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  11.  95
    Moral Rights and Duties in Wicked Legal Systems: C. L. Ten.C. L. Ten - 1989 - Utilitas 1 (1):135-143.
  12.  95
    Legal Rights and Moral Rights: Old Questions and New Problems.Amartya Sen - 1996 - Ratio Juris 9 (2):153-167.
  13.  7
    Are Moral Rights Necessary for the Justification of International Legal Human Rights?Andrea Sangiovanni - 2016 - Ethics and International Affairs 30 (4):471-481.
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  14.  14
    Legal and Moral Change: Deriving Rights and Duties From the Preexisting.Conrad D. Johnson - 1980 - Social Theory and Practice 5 (3/4):305-330.
  15.  18
    Animals: Moral Rights and Legal Rights.Charles Magel - 1985 - Between the Species 1 (2):4.
  16.  11
    The Legal Versus the Moral on Abortion.Louis Lombardi - 1986 - Journal of Social Philosophy 17 (1):23-29.
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  17. Rights: Legal and Moral Parameters.William H. Bruening - unknown
  18. Privacy Rights: Moral and Legal Foundations.Adam D. Moore - 2011 - Pennsylvania State University Press.
    We all know that Google stores huge amounts of information about everyone who uses its search tools, that Amazon can recommend new books to us based on our past purchases, and that the U.S. government engaged in many data-mining activities during the Bush administration to acquire information about us, including involving telecommunications companies in monitoring our phone calls. Control over access to our bodies and to special places, like our homes, has traditionally been the focus of concerns about privacy, but (...)
     
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  19.  5
    Privacy Rights: Moral and Legal Foundations. [REVIEW]Mark Tunick - 2011 - Social Theory and Practice 37 (3):510-517.
    Review of Adam Moore's book Privacy Rights.
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  20.  48
    Privacy Rights, Moral and Legal Foundations, by Adam D. Moore. University Park, PA: The Pennsylvania State University Press, 2010, 237 Pp. ISBN 978‐0‐271‐03685‐4 Hb £57.95; ISBN 978‐0271‐036861 Pb £16.95. [REVIEW]David Archard - 2012 - European Journal of Philosophy 20 (2):338-340.
  21.  4
    The Moral, Political, and Legal Nature of Socially Recognised Human Rights.M. Hann - 2019 - Collingwood and British Idealism Studies 25 (1):75-100.
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  22.  41
    Moral Codes and Legal Rights.George W. Harris - 1986 - Southern Journal of Philosophy 24 (1):47-55.
  23.  42
    Richard Spinello and Maria Bottis: Understanding the Debate on the Legal Protection of Moral Intellectual Property Interests: Review Essay of A Defense of Intellectual Property Rights: Edward Elgar, Cheltenham, UK, ISBN 978 1 84720 395 3. [REVIEW]Kenneth Einar Himma - 2011 - Ethics and Information Technology 13 (3):283-288.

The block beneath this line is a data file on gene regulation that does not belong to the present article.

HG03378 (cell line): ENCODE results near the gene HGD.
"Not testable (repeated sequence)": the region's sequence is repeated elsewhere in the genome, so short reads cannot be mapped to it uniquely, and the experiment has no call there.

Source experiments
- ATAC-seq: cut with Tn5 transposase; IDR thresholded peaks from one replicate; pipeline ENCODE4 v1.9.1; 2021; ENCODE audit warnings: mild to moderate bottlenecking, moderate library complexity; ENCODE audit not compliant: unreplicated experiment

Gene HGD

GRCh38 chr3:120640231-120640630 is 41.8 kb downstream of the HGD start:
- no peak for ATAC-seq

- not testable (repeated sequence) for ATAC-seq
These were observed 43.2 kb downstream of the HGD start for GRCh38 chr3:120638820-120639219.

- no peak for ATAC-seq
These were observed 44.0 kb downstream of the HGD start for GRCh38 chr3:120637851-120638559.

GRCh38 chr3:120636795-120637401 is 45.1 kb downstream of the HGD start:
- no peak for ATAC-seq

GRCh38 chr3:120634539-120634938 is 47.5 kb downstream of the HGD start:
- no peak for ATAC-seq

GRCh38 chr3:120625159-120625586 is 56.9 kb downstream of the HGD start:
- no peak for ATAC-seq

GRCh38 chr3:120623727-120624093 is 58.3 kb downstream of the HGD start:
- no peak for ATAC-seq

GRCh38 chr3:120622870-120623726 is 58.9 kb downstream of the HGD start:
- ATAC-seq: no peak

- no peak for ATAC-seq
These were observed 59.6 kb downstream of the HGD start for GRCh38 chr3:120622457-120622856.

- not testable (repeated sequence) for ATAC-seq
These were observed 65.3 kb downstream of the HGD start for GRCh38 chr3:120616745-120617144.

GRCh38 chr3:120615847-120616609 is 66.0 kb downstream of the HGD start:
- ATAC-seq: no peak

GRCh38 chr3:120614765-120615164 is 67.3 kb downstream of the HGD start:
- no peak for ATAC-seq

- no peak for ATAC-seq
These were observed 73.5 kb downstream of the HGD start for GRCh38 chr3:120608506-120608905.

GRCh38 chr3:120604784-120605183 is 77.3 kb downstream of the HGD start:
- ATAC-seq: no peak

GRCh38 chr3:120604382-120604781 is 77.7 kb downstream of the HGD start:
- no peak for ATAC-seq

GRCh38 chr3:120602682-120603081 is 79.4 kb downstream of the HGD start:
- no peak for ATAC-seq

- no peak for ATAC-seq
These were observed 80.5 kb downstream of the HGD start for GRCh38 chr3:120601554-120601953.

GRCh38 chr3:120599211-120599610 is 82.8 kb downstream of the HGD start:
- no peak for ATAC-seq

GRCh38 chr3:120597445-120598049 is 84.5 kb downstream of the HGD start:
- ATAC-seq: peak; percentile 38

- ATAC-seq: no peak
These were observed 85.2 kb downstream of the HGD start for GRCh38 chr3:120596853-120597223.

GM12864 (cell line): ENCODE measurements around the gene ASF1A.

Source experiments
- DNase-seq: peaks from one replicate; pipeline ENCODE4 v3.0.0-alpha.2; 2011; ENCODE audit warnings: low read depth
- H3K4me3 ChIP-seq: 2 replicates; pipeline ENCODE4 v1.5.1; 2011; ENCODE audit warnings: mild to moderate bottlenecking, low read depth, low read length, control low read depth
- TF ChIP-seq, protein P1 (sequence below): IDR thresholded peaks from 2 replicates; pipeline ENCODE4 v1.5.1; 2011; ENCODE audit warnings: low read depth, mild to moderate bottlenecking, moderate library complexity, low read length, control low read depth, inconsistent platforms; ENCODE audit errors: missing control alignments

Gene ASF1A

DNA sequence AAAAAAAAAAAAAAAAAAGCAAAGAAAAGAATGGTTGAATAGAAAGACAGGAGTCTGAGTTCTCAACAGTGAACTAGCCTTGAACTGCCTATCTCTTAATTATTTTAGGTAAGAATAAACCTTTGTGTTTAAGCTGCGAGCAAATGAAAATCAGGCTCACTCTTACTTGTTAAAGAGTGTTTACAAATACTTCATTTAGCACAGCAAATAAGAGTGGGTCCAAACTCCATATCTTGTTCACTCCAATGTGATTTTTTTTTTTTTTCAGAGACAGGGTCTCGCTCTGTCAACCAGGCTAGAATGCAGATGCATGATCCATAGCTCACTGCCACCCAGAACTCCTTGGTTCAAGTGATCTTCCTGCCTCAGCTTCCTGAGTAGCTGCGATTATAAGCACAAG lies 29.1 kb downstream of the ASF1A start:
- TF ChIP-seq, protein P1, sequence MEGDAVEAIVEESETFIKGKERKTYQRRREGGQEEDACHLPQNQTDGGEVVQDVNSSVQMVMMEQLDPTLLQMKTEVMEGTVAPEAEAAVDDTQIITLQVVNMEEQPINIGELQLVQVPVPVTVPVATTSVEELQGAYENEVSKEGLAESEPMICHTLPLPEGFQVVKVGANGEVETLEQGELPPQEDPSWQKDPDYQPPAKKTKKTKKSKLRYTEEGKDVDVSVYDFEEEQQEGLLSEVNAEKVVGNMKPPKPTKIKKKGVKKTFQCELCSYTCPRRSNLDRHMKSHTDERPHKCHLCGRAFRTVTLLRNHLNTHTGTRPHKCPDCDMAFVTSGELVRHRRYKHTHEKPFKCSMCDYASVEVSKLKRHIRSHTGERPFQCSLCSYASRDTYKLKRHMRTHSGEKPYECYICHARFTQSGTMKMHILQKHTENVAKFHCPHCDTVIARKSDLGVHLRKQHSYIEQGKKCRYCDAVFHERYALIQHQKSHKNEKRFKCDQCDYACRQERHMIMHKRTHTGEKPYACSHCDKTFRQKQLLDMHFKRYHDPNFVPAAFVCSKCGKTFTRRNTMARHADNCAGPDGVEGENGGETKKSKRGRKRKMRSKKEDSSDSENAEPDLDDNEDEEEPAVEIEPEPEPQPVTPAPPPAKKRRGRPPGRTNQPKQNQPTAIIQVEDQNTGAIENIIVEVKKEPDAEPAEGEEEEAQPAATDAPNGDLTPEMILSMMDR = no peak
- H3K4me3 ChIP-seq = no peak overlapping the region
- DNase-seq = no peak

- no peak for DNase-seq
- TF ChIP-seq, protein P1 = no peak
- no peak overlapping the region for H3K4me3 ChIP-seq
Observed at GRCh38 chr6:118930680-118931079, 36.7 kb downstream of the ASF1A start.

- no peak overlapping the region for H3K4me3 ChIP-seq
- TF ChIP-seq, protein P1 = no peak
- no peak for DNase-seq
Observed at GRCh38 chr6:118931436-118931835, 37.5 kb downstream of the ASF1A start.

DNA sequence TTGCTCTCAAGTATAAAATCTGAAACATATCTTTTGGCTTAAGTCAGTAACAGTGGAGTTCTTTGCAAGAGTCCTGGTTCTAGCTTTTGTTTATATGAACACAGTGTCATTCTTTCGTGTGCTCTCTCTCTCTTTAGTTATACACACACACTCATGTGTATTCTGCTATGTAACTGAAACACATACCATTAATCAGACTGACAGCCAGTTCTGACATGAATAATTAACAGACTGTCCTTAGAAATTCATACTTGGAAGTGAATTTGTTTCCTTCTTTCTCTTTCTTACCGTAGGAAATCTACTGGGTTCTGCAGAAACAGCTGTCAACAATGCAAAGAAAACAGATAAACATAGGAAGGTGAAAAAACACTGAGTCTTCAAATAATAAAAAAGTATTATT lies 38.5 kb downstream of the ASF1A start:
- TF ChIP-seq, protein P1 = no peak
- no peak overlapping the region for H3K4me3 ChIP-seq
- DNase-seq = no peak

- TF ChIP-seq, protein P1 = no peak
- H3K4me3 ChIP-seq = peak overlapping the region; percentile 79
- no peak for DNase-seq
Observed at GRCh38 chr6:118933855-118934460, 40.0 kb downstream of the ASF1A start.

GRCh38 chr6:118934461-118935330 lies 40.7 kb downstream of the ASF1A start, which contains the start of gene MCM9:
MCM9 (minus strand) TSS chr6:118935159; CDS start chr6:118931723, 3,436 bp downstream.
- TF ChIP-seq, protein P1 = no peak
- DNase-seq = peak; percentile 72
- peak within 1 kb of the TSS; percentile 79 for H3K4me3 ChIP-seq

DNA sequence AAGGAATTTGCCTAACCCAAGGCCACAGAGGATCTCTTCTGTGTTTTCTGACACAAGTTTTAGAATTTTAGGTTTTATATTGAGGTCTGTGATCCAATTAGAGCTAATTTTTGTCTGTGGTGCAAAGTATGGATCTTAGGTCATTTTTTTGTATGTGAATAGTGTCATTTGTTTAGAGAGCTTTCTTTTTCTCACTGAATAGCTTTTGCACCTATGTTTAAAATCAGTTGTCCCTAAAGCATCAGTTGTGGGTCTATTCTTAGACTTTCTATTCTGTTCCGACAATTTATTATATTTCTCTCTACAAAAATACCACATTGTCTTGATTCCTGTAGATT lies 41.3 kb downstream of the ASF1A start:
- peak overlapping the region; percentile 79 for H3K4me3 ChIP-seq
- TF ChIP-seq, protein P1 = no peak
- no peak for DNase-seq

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  24.  41
    Conviction Versus Convention: Rodin, David, and Shue, Henry . 2008. Just and Unjust Warriors: The Moral and Legal Status of Soldiers. Oxford University Press, Oxford, 272 Pp.Nolen Gertz - 2011 - Res Publica 17 (2):203-209.
  25.  26
    Some Legal, Moral and Intellectual Rights of Children.Bertram Bandman - 1977 - Educational Theory 27 (3):169-178.
  26.  10
    Fundamental Rights, Moral Law, and the Legal Defense of Life in A Constitutional Democracy.M. Rhonheimer - 1998 - American Journal of Jurisprudence 43 (1):135-183.
  27.  18
    Legal Rights and Moral Pluralism.Christopher D. Stone - 1987 - Environmental Ethics 9 (3):281-284.
  28.  6
    Human Rights: Explaining The Power of a Moral and Legal Idea.J. Gorecki - 1987 - American Journal of Jurisprudence 32 (1):153-169.
  29.  4
    Moral Codes and Legal Rights.George W. Harris - 1986 - Southern Journal of Philosophy 24 (1):47-55.
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  30. Implementing Health Care Rights Versus Imposing Health Care Cultures: The Limits of Tolerance, Kant's Rationality, and the Moral Pitfalls of International Bioethics Standardization,'.Corinna Delkeskamp-Hayes - 2006 - In H. Tristram Engelhardt (ed.), Global Bioethics: The Collapse of Consensus. M & M Scrivener Press. pp. 50--94.
  31.  93
    Towards Enforceable Bans on Illicit Businesses: From Moral Relativism to Human Rights.Edmund F. Byrne - 2014 - Journal of Business Ethics 119 (1):119-130.
    Many scholars and activists favor banning illicit businesses, especially given that such businesses constitute a large part of the global economy. But these businesses are commonly operated as if they are subject only to the ethical norms their management chooses to recognize, and as a result they sometimes harm innocent people. This can happen in part because there are no effective legal constraints on illicit businesses, and in part because it seems theoretically impossible to dispose definitively of arguments that (...)